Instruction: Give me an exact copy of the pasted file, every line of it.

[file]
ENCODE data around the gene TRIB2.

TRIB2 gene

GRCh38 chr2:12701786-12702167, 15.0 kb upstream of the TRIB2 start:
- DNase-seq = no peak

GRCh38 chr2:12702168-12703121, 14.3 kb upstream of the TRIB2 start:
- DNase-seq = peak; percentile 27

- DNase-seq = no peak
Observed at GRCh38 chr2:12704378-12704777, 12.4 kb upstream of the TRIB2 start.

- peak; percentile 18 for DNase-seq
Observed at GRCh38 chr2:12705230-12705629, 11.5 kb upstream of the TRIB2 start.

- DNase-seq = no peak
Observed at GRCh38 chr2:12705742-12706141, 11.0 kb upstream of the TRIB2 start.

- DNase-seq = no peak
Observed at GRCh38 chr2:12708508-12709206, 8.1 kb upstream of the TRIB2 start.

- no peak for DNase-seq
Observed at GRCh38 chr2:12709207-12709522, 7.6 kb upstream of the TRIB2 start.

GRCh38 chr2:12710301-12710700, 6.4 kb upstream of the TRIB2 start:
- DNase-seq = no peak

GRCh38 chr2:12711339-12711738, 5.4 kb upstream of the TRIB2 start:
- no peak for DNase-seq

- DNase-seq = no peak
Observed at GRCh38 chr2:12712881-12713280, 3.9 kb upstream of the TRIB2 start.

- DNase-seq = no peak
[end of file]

ENCODE data around the gene TRIB2.

TRIB2 gene

GRCh38 chr2:12701786-12702167, 15.0 kb upstream of the TRIB2 start:
- DNase-seq = no peak

GRCh38 chr2:12702168-12703121, 14.3 kb upstream of the TRIB2 start:
- DNase-seq = peak; percentile 27

- DNase-seq = no peak
Observed at GRCh38 chr2:12704378-12704777, 12.4 kb upstream of the TRIB2 start.

- peak; percentile 18 for DNase-seq
Observed at GRCh38 chr2:12705230-12705629, 11.5 kb upstream of the TRIB2 start.

- DNase-seq = no peak
Observed at GRCh38 chr2:12705742-12706141, 11.0 kb upstream of the TRIB2 start.

- DNase-seq = no peak
Observed at GRCh38 chr2:12708508-12709206, 8.1 kb upstream of the TRIB2 start.

- no peak for DNase-seq
Observed at GRCh38 chr2:12709207-12709522, 7.6 kb upstream of the TRIB2 start.

GRCh38 chr2:12710301-12710700, 6.4 kb upstream of the TRIB2 start:
- DNase-seq = no peak

GRCh38 chr2:12711339-12711738, 5.4 kb upstream of the TRIB2 start:
- no peak for DNase-seq

- DNase-seq = no peak
Observed at GRCh38 chr2:12712881-12713280, 3.9 kb upstream of the TRIB2 start.

- DNase-seq = no peak